Finally, Smaug is upon us!



What Smaug keeps in his treasure hoard and a look at how he compares to other dragons from Tolkien mythology!

J.R.R. Tolkien might have created a Middle Earth brimming with peoples and creatures that are almost as real as you and I, but he didn’t tell us much about the actual size of Smaug, the evil dragon that ransacked Erebor and, clearly and literally the big star of The Hobbit—The Desolation of Smaug.

We know that cave trolls, balrogs and ents probably stood at no more than nineteen feet.  But Smaug? All we know is that Tolkien said he’s gigantic. A quick search about his size left us with hardly any convincing material about this dragon, even as we’re bombarded with tons of information about the hobbits, dwarves, elves, and the movie itself. This dragon must have really slept one day too long in the Lonely Mountain that fans and Tolkien experts must have forgotten him; thus, the inspiration to present Smaug in all his malevolent glory in this infographic published by Finances Online.

We thought that Smaug—at risk of inciting a fiery debate among Tolkien fans—is five times bigger than a balrog or troll. He easily towers over all of Middle Earth’s creatures, save the stone giants (but they’re more like a fantasy in this high fantasy and they’re not generally thought as creatures, but as some magical element of the mountains).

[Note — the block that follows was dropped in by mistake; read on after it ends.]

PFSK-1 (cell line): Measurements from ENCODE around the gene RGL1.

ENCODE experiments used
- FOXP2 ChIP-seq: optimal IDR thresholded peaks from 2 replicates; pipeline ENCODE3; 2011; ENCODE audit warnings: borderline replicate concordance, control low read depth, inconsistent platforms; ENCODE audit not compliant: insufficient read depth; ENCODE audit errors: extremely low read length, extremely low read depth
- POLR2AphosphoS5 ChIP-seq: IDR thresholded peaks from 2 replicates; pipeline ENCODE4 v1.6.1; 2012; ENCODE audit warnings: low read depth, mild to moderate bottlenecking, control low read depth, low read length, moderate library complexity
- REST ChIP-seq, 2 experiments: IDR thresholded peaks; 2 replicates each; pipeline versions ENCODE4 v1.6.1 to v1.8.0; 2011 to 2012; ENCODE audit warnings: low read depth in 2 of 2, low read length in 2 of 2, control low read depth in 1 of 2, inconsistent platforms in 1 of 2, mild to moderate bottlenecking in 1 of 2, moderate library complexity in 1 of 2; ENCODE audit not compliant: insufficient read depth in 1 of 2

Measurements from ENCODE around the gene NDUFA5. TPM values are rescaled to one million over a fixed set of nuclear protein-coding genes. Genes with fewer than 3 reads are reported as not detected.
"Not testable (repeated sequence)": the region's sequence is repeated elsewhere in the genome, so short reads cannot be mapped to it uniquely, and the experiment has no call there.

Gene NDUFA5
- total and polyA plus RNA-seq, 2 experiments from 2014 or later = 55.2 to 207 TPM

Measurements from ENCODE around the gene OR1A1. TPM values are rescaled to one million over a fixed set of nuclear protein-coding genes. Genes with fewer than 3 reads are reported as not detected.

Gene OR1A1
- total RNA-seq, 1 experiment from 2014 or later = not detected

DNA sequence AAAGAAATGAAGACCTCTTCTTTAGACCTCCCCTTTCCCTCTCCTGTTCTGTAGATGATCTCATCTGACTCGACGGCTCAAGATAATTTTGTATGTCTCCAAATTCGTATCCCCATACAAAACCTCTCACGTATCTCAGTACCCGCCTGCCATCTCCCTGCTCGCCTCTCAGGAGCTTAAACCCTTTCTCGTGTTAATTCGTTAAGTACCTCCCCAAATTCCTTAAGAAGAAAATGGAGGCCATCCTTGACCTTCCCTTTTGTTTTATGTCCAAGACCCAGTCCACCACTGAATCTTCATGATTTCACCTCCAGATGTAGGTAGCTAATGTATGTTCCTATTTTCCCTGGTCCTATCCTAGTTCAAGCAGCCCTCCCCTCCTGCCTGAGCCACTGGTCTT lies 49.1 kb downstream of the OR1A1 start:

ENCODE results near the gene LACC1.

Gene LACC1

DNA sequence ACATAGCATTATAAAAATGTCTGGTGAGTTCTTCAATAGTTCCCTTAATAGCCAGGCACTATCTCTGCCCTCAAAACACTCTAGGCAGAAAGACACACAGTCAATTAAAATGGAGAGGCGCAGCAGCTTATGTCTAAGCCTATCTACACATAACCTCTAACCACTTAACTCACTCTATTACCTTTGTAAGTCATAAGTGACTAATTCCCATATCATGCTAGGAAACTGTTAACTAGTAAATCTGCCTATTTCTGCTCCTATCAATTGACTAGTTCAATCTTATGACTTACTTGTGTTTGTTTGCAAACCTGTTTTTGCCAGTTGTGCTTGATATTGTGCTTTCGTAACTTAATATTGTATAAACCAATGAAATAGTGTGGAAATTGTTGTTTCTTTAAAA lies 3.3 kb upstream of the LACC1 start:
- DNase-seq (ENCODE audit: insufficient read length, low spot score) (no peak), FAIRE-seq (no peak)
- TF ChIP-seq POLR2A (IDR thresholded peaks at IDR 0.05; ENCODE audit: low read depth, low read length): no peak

Our size assumption is not without basis. Using the relative size of Smaug’s eyes to Bilbo’s height in Peter Jackson’s movie and the relative size of Smaug’s eye to his length in Tolkien’s Conversation with Smaug illustration, we now have an idea how big this violent dragon: nearly 60 feet!

Size, though, is not the only reason why this dragon is truly malevolent. He’s cunning, perhaps his most potent weapon, that he could deduce Bilbo came from Lake Town with a party of dwarves by simply throwing leading questions to the hobbit in their conversation. Likewise, he has an encyclopedic knowledge of all the pieces in his treasure hoard, that when Bilbo managed to walk off with one, the dragon was sent to violent tantrums. He also almost managed to put doubts on Bilbo that the dwarves were not to be trusted with the distribution of treasure.

We also found out that Sauron might be a little wary of Smaug, too. In fact, the reason Gandalf set for the dwarf party to reclaim their homeland is to destroy Smaug before Sauron could make the dragon his ally. Yes, his ally and not subject like the Ringwraiths. It’s easy to imagine Sauron didn’t want to antagonize the dragon.

Know more about the biggest star of Peter Jacksons’ second serving of The Hobbit in this infographic.

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